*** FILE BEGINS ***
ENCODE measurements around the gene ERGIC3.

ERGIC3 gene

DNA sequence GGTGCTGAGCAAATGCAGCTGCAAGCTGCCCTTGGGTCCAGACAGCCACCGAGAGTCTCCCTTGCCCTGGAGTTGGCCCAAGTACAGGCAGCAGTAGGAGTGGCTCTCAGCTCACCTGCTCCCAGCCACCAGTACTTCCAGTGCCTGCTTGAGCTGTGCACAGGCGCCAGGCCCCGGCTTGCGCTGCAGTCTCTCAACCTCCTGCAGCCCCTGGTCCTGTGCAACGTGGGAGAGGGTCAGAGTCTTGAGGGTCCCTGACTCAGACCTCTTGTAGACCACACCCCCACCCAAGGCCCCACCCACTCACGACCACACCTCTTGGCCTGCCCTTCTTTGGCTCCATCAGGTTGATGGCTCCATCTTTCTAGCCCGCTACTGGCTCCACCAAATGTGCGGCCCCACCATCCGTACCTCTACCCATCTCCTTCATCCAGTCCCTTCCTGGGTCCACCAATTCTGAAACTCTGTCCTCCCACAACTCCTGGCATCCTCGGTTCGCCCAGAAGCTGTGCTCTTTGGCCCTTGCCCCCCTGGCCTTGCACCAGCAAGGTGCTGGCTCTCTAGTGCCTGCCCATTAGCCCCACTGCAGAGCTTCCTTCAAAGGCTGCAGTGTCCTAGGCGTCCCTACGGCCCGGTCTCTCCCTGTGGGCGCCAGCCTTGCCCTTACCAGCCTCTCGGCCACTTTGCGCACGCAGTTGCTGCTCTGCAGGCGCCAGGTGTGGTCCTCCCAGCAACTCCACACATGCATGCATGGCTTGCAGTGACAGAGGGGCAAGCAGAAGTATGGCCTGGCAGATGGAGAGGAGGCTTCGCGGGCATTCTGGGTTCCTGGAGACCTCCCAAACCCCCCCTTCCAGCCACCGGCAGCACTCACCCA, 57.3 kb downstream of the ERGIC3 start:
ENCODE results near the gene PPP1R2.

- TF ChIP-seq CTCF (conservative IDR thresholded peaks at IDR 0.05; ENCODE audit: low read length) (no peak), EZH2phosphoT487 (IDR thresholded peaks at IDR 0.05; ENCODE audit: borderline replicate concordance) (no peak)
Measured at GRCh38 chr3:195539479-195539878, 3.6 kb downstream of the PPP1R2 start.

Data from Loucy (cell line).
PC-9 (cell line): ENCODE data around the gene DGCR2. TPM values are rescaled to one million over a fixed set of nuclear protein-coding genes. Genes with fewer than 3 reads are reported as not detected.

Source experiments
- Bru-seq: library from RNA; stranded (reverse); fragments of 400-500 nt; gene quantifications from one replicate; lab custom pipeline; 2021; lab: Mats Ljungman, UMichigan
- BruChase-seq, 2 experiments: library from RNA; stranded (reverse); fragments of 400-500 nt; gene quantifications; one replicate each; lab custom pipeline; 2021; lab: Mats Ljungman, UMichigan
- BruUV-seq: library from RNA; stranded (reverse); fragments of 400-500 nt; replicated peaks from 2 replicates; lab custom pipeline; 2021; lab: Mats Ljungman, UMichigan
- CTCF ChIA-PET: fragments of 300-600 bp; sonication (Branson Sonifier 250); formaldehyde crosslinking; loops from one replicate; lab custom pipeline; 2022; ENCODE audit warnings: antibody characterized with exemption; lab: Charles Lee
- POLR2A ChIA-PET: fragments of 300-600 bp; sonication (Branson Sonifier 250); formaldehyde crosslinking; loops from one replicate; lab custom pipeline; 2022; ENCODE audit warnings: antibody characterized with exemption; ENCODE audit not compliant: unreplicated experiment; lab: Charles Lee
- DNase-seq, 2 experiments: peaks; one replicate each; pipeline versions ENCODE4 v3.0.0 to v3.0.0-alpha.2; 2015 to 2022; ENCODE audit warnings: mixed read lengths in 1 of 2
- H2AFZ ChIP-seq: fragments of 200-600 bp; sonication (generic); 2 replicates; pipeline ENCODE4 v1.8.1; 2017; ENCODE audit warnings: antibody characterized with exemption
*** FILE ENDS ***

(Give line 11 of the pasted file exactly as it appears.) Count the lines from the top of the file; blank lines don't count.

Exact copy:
- BruChase-seq, 2 experiments: library from RNA; stranded (reverse); fragments of 400-500 nt; gene quantifications; one replicate each; lab custom pipeline; 2021; lab: Mats Ljungman, UMichigan